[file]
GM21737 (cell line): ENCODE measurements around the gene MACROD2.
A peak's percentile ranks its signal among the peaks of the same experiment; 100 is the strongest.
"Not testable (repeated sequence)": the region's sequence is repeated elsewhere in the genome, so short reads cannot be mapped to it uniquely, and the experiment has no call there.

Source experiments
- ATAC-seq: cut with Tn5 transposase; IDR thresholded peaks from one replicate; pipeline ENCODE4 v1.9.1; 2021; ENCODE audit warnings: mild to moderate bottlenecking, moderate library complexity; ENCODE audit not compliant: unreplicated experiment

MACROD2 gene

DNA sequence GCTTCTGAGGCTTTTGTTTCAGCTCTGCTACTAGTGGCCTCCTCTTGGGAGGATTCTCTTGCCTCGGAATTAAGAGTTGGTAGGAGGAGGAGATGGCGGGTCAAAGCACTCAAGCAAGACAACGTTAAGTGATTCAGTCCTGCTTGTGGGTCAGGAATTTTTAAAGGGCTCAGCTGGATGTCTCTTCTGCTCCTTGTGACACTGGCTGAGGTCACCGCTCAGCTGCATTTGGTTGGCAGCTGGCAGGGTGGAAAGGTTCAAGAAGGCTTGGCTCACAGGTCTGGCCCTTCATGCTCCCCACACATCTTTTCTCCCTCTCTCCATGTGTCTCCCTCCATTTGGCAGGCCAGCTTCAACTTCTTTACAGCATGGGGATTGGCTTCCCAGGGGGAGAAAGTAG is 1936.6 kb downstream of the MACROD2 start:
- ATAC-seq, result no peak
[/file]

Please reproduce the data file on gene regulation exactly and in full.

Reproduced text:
GM21737 (cell line): ENCODE measurements around the gene MACROD2.
A peak's percentile ranks its signal among the peaks of the same experiment; 100 is the strongest.
"Not testable (repeated sequence)": the region's sequence is repeated elsewhere in the genome, so short reads cannot be mapped to it uniquely, and the experiment has no call there.

Source experiments
- ATAC-seq: cut with Tn5 transposase; IDR thresholded peaks from one replicate; pipeline ENCODE4 v1.9.1; 2021; ENCODE audit warnings: mild to moderate bottlenecking, moderate library complexity; ENCODE audit not compliant: unreplicated experiment

MACROD2 gene

DNA sequence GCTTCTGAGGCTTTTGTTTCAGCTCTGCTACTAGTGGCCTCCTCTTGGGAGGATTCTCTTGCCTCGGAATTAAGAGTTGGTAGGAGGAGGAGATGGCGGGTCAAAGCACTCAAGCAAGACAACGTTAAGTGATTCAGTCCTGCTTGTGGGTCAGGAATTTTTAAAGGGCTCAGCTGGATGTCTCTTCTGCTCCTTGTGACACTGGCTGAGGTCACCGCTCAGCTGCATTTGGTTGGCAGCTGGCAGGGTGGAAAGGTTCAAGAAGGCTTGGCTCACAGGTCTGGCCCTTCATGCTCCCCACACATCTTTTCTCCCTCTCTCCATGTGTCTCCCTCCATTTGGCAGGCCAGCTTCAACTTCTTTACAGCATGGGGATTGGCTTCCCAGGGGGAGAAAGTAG is 1936.6 kb downstream of the MACROD2 start:
- ATAC-seq, result no peak